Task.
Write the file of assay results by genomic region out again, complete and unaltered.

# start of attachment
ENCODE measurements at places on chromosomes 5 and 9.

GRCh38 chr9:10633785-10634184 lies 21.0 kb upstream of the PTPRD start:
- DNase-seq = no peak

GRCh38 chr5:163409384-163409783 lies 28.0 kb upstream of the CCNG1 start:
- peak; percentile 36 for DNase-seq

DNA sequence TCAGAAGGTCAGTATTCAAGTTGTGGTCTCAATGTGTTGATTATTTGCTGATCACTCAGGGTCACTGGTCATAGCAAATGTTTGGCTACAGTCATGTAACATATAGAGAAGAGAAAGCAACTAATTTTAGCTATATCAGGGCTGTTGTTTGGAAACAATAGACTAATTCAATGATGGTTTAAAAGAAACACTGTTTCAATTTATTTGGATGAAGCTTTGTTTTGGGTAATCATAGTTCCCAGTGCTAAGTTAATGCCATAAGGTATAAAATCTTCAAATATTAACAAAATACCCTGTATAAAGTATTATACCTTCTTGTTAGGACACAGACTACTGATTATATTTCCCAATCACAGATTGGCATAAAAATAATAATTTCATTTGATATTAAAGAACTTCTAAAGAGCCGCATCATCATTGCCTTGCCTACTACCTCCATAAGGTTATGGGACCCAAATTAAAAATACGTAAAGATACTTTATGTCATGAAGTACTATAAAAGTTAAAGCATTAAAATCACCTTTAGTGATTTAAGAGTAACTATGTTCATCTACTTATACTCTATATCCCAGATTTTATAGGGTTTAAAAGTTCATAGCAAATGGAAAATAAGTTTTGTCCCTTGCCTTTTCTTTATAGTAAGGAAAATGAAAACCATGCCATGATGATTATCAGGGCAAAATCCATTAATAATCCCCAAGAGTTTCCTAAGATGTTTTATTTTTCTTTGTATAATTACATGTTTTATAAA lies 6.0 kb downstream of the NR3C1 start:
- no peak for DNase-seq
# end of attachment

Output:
ENCODE measurements at places on chromosomes 5 and 9.

GRCh38 chr9:10633785-10634184 lies 21.0 kb upstream of the PTPRD start:
- DNase-seq = no peak

GRCh38 chr5:163409384-163409783 lies 28.0 kb upstream of the CCNG1 start:
- peak; percentile 36 for DNase-seq

DNA sequence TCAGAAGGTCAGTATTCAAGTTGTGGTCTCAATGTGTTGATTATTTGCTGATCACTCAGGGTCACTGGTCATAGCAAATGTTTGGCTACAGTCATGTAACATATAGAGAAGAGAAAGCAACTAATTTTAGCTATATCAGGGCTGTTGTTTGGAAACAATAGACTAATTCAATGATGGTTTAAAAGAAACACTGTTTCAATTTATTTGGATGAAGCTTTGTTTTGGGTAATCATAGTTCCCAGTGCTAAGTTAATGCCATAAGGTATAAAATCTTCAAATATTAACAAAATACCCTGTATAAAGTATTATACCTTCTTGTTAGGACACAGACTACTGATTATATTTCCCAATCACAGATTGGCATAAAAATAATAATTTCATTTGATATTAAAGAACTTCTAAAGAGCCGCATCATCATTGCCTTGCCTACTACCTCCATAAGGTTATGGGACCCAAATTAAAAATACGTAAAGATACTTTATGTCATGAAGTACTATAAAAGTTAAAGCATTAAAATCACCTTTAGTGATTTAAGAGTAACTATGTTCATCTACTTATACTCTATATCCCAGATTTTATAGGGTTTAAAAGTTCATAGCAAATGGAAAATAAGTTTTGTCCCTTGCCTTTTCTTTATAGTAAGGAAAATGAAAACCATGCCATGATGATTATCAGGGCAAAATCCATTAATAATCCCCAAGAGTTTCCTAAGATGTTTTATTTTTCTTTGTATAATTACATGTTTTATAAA lies 6.0 kb downstream of the NR3C1 start:
- no peak for DNase-seq